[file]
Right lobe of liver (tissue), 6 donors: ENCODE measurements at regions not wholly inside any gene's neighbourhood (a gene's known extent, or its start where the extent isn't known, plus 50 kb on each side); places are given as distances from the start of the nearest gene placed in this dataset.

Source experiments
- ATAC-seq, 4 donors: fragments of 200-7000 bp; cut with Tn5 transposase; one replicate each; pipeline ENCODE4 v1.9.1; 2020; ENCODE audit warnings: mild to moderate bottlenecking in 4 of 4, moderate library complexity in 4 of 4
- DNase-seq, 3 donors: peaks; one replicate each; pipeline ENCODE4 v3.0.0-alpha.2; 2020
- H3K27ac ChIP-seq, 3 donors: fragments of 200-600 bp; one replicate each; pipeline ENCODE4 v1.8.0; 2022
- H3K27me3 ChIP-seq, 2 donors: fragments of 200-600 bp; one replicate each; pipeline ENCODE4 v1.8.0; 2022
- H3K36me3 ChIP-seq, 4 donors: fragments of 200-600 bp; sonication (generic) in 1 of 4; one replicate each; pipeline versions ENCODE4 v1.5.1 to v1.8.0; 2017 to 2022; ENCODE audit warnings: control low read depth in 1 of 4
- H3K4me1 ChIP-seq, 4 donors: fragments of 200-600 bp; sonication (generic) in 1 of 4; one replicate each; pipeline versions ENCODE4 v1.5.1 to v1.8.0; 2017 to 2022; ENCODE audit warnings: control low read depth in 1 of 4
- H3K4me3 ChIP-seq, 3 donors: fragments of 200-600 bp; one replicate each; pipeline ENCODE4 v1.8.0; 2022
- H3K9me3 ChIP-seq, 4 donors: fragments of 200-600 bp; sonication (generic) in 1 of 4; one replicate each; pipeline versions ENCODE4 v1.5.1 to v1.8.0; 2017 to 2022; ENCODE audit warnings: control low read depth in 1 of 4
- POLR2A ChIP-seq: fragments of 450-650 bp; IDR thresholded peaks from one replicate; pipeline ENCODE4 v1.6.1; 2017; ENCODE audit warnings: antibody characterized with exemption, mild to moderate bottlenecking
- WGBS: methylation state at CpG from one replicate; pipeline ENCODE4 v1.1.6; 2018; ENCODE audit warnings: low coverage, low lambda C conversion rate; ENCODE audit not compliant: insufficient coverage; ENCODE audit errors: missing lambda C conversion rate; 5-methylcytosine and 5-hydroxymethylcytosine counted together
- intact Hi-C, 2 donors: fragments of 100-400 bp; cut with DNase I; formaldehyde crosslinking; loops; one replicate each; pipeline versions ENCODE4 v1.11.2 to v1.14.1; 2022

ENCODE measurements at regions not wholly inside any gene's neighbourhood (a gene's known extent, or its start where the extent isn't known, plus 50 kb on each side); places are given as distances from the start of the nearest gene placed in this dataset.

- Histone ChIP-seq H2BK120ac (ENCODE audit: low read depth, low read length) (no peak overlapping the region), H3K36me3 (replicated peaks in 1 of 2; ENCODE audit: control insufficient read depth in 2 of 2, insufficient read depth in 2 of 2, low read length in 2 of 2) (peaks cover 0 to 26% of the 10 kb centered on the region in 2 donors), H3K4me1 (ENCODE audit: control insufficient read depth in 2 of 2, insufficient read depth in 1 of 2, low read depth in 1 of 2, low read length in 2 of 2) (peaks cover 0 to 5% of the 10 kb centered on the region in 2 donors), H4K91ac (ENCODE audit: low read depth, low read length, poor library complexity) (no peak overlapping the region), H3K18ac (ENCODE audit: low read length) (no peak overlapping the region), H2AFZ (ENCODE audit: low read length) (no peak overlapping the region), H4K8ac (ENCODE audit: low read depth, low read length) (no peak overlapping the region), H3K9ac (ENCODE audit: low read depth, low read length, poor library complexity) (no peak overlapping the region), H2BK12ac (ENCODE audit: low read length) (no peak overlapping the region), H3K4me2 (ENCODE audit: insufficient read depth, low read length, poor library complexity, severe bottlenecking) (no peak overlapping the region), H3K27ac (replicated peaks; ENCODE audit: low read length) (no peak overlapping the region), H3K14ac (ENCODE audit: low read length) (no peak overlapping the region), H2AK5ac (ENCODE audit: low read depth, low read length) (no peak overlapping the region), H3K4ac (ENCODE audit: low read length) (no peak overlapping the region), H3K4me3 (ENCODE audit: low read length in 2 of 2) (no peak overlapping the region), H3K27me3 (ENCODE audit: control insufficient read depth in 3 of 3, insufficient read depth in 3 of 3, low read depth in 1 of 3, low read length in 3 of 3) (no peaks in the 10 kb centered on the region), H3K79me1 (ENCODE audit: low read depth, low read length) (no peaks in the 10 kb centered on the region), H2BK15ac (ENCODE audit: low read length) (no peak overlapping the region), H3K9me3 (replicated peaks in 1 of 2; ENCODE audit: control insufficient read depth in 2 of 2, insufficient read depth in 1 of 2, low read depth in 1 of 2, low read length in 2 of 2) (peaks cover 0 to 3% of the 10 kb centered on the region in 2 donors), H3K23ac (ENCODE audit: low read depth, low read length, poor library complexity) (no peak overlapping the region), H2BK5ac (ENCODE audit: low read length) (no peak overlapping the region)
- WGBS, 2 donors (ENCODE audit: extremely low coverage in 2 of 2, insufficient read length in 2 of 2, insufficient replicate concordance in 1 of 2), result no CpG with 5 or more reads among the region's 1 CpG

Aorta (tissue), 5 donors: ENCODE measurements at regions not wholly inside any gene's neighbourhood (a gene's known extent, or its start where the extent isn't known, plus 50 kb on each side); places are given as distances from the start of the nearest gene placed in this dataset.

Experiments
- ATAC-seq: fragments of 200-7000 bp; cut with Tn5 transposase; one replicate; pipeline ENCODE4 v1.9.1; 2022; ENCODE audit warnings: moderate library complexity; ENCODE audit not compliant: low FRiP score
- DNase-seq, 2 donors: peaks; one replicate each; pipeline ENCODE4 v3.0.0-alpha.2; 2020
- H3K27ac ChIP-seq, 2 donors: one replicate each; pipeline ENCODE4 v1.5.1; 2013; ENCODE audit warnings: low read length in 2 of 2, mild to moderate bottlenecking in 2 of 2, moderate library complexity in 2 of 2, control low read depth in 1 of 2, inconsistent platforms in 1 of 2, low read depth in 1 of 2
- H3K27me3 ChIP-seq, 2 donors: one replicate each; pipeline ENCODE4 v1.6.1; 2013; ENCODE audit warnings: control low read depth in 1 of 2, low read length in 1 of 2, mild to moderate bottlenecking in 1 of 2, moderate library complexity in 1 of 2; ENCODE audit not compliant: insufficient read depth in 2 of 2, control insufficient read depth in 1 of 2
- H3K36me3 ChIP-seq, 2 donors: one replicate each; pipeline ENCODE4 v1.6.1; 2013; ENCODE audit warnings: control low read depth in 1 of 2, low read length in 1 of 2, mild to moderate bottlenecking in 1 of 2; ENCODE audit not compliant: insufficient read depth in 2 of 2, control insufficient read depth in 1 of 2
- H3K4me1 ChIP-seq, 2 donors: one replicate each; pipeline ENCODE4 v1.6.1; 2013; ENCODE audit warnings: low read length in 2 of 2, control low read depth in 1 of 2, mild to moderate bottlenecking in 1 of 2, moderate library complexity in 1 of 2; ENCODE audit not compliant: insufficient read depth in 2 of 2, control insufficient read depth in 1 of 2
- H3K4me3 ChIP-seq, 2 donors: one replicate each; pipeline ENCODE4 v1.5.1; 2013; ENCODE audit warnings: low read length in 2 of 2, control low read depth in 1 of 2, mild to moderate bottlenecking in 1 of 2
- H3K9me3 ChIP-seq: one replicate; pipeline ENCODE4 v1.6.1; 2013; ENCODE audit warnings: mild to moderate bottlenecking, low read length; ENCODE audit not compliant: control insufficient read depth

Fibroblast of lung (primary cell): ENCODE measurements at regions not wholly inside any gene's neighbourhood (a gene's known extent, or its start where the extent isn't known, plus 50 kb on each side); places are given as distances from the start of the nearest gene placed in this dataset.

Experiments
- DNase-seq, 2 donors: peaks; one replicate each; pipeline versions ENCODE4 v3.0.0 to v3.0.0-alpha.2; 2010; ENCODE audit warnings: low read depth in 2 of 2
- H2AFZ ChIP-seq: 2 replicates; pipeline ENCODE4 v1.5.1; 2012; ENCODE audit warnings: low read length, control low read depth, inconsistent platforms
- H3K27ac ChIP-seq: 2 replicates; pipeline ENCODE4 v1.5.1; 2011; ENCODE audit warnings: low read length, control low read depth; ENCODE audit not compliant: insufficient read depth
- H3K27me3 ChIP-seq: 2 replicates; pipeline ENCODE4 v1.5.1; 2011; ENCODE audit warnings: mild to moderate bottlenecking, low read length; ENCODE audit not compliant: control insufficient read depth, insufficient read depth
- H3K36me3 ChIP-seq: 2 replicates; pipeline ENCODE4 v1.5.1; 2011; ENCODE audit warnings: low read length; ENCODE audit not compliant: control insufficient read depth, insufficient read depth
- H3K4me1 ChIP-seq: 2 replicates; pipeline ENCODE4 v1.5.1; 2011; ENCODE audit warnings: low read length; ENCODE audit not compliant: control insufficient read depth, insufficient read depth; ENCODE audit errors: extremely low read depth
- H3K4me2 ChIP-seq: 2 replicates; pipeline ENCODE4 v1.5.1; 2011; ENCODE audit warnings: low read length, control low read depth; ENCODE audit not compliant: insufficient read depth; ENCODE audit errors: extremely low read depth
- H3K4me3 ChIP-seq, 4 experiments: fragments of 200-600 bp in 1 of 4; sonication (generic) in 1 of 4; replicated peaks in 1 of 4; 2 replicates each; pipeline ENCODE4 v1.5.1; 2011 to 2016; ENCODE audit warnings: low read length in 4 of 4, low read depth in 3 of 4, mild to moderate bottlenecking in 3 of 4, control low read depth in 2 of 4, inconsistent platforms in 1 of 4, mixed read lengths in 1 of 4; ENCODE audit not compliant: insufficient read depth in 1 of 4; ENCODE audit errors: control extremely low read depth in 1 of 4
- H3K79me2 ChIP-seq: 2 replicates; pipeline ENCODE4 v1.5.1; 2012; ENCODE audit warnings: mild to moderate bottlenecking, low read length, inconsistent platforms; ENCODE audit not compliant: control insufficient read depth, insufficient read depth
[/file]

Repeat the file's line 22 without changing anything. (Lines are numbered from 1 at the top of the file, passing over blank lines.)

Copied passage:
- H3K27me3 ChIP-seq, 2 donors: one replicate each; pipeline ENCODE4 v1.6.1; 2013; ENCODE audit warnings: control low read depth in 1 of 2, low read length in 1 of 2, mild to moderate bottlenecking in 1 of 2, moderate library complexity in 1 of 2; ENCODE audit not compliant: insufficient read depth in 2 of 2, control insufficient read depth in 1 of 2